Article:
obitoftheday asks: I consider myself pretty up on politics, social issues, and pop culture...but for the love of all that is holy, who is that woman in the DOMA post? (I know you reblogged but you all seem like smart folks who have all the answers.)
» SFB says: Why, that’s Edith Windsor, the woman who brought the case on DOMA—the one that could see DOMA overturned for good. As it turns out, Chris Geidner, the guy I reblogged (and one of the best journalists in the country on LGBT issues), wrote a really great profile of her a while back. It’s a must-read. — Ernie @ SFB
How can our country, with a President who knows discrimination in his core, how can they continue to uphold DOMA?Vermont resident Frances Herbert • Discussing the issues her wife, Takaka Ueda, is facing. Herbert is legally married to Ueda — a native of Japan and her partner of 13 years — and in shock, after the Department of Homeland Security sent a letter denying Ueda’s request to stay in the country. Ueda moved to the US from Japan in 1999, but is now living in the country illegally and faces deportation. Vermont’s congressional delegation has even stepped in, submitting a letter to the Department of Homeland Security, asking them to reconsider. Now the couple plans to fight the ruling, and the Defense of Marriage Act in general, in hopes of preventing this from happening to anyone else. Think they’ll succeed? source (via • follow)
» Don’t forget, this is taxpayer money, allocated by House Republicans to their legal counsel to defend DOMA in court. It was originally capped at $500,000, but that limit has since been tripled.
For a big law firm with an international reputation like King and Spalding, this could have gotten very ugly for them. This kind of thing could have stuck to them for decades. People no longer want to be associated with this kind of discrimination.Richard Socarides, gay rights advocate • Speaking about legal firm King and Spalding withdrawing from their plan to defend the Defense Of Marriage Act (DOMA) in service of the House GOP. The decision has caused a split within the firm, as Paul Clement, one of the partners involved with the case, has resigned in protest and will continue to work for DOMA’s defense, saying that even unpopular causes deserve legal representation. Socarides disagrees, claiming the law is discriminatory and thus is un-American, and that there’s no merit in defending such a cause. We agree in the moral sense, perhaps, but ultimately Clement is correct — legal representation is a keystone of our system of justice, and even though King and Spalding has every right not to take this case, at some point some lawyer does have to step up, personal beliefs aside. source (via • follow)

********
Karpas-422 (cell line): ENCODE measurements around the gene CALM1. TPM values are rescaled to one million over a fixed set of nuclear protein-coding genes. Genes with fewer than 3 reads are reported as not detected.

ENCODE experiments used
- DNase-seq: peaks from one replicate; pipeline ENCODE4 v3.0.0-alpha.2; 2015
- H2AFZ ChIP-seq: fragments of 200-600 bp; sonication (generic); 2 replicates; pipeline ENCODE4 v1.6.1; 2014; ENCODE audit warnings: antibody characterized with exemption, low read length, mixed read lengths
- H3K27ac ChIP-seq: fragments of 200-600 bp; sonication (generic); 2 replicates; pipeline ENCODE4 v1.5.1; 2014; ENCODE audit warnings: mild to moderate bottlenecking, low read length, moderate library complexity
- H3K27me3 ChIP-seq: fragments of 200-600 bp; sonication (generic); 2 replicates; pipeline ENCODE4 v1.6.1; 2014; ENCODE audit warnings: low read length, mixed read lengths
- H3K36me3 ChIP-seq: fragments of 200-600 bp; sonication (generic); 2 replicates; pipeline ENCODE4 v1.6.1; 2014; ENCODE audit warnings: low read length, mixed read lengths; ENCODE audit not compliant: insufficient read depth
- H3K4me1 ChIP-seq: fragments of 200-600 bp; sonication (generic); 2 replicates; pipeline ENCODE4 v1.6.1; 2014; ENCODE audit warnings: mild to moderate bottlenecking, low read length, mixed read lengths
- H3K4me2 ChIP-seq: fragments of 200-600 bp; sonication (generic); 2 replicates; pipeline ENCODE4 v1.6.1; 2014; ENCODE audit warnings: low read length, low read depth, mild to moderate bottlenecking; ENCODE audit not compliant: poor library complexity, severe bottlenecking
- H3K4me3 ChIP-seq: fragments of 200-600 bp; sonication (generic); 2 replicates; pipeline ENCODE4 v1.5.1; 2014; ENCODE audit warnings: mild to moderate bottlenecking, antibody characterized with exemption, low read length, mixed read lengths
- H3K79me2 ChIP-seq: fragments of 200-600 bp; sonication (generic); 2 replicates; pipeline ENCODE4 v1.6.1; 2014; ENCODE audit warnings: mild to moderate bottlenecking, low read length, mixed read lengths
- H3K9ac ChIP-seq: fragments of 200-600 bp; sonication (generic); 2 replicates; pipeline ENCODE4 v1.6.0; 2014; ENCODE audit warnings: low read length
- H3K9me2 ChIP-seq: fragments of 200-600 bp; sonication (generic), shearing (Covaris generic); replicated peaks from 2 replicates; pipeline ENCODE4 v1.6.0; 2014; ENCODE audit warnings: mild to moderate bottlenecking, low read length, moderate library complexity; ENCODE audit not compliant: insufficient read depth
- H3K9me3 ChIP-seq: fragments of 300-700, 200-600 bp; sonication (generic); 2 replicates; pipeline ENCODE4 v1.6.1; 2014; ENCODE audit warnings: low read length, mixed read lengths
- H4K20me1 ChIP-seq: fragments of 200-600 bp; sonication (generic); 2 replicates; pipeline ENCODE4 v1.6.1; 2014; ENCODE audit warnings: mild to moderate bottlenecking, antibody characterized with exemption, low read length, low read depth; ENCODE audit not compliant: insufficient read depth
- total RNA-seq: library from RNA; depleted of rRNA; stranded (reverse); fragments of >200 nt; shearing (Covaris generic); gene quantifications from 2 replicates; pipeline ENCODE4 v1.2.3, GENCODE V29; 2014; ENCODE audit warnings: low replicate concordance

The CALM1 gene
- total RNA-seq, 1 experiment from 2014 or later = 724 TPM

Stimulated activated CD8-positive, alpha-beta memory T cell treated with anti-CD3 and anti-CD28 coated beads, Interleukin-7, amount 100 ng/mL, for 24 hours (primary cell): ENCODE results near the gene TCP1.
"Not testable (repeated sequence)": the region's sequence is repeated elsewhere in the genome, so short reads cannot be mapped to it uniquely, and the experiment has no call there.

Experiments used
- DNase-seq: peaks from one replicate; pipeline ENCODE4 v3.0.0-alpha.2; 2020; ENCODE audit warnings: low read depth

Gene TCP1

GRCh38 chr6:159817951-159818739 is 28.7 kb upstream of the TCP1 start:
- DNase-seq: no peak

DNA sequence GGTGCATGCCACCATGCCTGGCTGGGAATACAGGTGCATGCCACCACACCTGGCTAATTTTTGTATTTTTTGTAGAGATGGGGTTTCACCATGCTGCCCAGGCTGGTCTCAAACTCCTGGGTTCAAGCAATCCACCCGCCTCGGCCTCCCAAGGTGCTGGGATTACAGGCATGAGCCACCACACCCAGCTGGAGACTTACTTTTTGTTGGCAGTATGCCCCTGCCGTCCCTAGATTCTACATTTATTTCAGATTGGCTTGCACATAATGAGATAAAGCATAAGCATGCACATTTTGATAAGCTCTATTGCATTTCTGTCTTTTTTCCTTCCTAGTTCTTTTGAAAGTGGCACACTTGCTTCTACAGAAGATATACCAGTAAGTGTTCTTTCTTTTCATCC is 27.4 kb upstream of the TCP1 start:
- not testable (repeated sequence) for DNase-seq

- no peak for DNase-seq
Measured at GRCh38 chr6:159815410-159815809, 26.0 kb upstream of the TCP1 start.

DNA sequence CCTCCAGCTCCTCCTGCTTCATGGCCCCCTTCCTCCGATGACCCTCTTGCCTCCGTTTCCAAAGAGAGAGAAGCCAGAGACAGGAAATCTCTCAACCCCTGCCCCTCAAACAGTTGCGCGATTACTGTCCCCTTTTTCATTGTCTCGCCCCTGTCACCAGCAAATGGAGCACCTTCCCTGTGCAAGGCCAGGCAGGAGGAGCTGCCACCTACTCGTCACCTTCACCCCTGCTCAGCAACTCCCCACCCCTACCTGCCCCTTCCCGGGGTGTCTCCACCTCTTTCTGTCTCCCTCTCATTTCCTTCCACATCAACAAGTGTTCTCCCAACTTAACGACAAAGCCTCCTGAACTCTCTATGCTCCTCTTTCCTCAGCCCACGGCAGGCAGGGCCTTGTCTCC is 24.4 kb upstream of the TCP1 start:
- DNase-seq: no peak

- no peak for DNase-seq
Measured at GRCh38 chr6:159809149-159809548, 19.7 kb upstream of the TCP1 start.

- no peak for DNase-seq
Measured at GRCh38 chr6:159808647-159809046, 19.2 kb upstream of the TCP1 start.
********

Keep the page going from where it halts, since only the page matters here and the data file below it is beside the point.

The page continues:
The President believes that DOMA is unconstitutional. They are no longer going to be defending the cases in the 1st and 2nd circuits.A so-called anonymous source talking to the National Journal • Explaining what the whole Obama-DOJ-not-defending the Defense of Marriage Act means for current court cases. Let’s be clear, though – the law is still law, but Obama will choose not to have his people take it to court, because he feels that the law will not pass muster. This is not a step he takes lightly, though. Obama also, in a note, told Congress that if they want to defend the statute, they still can. But his folks won’t mess with it. Obama supports repeal of the bill, but the DOJ has defended DOMA in court as recently as January. source (via • follow)